Novel crab bait rejected hands down


CAMBRIDGE -- The grisly object she pulled from the water may not have belonged to a human after all, but Dawn O'Neal says it will be awhile before she goes crabbing again off the county dock on Elliott Island.

During an outing in Dorchester County, Ms. O'Neal was pulling her crab line out of the water when she saw it was tangled with an unattended string tied to the dock. When she brought both lines to the surface, she recoiled in horror.

Dangling next to her chicken bait was a severed appendage with five fleshy digits.

"It looked to me like it was a hand," said the 24-year-old Delmar, Del., resident, who said she and her family often travel to the Chesapeake Bay shores to catch blue crabs.

Minutes later, Victoria Lee Johns, who was crabbing from the same dock, pulled up a second unattended line to discover another severed appendage, apparently the right-hand mate of the one Ms. O'Neal had found.

"I just dropped it," said Miss Johns, 21, who lives in Towson. "I was pretty shocked."

Not until Deputy Sheriff Timothy R. Ebeling, who came to the dock after Ms. O'Neal called 911 to report the find, took the "hands" to Dorchester General Hospital was the gruesome mystery at least partly unraveled.

"What kind of animal it is I haven't the foggiest," Dr. Christian T. Evans, a staff radiologist who X-rayed the appendages, said Thursday. "But they're not human or ape, I can categorically say that."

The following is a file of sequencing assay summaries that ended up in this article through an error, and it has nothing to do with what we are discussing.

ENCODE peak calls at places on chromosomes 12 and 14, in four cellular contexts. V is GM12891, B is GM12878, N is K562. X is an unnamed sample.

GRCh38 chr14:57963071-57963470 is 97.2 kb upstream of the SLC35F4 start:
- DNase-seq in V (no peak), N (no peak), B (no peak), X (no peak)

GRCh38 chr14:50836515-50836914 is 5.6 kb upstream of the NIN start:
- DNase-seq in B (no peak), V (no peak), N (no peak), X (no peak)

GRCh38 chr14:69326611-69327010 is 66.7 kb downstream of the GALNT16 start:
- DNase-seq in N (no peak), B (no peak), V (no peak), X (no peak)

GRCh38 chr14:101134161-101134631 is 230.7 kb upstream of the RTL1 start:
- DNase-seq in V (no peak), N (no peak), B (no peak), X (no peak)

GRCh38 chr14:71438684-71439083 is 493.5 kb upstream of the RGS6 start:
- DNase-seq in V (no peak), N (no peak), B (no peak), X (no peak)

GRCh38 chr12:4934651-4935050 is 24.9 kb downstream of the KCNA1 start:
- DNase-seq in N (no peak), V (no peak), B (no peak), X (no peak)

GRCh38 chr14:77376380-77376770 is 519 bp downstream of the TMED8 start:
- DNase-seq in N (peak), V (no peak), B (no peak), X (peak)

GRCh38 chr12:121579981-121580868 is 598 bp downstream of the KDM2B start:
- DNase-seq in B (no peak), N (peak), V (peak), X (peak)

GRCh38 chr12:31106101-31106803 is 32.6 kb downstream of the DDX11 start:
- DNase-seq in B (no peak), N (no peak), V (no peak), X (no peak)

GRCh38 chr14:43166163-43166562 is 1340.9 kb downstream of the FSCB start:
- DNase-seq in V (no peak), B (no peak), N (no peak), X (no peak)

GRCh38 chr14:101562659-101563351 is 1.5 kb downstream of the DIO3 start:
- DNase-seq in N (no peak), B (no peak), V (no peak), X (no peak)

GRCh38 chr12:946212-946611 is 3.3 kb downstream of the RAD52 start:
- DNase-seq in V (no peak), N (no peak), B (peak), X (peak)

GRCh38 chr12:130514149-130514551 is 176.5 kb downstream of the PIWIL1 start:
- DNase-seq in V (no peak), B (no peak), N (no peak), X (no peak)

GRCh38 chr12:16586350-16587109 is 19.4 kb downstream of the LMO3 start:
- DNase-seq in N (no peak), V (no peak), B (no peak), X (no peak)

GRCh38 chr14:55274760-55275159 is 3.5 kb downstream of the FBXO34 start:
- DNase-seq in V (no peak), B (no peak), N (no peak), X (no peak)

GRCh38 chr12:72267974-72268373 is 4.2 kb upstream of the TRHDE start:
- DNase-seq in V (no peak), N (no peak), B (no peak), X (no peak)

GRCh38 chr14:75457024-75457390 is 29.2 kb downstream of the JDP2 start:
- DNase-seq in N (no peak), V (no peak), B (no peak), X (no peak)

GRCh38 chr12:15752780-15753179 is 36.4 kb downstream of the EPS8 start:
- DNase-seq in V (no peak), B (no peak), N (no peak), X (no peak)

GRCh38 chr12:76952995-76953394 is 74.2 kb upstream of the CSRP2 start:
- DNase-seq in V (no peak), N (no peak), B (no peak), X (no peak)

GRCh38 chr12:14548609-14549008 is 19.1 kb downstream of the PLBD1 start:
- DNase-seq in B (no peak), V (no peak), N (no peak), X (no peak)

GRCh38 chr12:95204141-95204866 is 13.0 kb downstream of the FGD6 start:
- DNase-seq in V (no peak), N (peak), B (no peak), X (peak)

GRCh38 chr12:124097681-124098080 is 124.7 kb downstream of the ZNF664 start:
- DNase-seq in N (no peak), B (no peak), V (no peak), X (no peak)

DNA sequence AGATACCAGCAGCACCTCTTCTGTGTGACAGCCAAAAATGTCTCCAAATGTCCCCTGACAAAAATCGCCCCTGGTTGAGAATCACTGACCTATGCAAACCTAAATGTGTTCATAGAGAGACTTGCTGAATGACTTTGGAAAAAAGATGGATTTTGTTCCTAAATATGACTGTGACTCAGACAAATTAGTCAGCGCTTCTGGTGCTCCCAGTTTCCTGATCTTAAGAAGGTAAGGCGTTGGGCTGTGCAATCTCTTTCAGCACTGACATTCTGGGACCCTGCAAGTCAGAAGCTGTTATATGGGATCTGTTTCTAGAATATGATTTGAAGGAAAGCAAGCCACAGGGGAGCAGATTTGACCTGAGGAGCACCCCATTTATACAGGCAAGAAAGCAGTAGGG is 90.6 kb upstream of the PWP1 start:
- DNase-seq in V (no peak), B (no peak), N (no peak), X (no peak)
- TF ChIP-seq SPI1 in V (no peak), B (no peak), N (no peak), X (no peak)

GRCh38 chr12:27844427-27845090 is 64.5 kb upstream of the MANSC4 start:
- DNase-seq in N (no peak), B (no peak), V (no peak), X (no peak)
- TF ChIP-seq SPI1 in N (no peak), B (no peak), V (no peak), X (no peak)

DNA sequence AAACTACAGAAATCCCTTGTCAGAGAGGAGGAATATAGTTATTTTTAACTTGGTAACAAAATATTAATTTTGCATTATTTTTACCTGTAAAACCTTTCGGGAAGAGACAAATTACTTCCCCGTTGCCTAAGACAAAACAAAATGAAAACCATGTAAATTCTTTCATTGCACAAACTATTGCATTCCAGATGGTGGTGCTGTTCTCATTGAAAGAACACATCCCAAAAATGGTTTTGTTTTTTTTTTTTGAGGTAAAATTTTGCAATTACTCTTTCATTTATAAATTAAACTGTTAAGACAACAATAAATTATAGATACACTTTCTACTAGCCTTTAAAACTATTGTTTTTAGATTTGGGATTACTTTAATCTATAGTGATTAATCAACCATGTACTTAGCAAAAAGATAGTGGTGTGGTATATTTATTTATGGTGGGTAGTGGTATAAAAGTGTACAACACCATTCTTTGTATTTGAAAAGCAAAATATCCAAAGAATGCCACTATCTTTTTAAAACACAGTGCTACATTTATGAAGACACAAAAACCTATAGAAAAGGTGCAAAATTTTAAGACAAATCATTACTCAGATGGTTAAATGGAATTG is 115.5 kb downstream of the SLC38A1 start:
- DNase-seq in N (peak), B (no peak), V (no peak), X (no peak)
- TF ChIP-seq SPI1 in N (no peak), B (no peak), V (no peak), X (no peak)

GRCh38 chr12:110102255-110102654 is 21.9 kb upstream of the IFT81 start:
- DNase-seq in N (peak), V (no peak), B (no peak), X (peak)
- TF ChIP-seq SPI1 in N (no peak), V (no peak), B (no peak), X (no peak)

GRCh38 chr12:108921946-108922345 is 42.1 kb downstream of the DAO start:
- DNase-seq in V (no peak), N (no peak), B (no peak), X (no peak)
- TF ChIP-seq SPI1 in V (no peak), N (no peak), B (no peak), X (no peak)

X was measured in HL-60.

Dr. Evans said the five digits resemble human fingers, but X-rays show that the "thumb" bone is aligned perpendicular to the index bone. It is not, he said, an "opposing" thumb as in human hands. Additionally, Dr. Evans said, each appendage contains a small padlike bone on the inner side of the digits that probably was used to keep balance when the animal walked.

"It would imply some type of four-legged animal," Dr. Evans said.

Dorchester authorities speculated that the "hands" may have belonged to an animal -- possibly a bear -- that was killed by a hunter outside Maryland and brought to the Eastern Shore where the appendages were used as crab bait.

Dr. Evans said the tips of the digits appeared to have been cut by a sharp tool, possibly to remove the claws, which are prized by some hunters.

Elliott Island residents who spoke with the Dorchester County Sheriff's Department gave rise to the bear theory, but said little else.

"These people are elusive and don't want to talk about it," said James W. Phillips, the department's chief of operations.

Lynda Schemanksy, 33, of Baltimore, who was crabbing from the dock with her friend Miss Johns last Sunday, said the women saw other crab lines tied to the dock but chose not to pull them out of the water. "We didn't want to pull up a head," she said.

Ms. O'Neal said she and her family will return to Dorchester to crab, but they will stay away from the county dock. "It scared me," she said. "I don't want to pull up anything like that again."

Weekend crabbers -- known locally as "chicken neckers" because of their preference for poultry parts as bait -- are known to try a variety of meats to lure crabs to their lines. But handlike baits are unusual.

"It's a new one for me," Mr. Phillips said.

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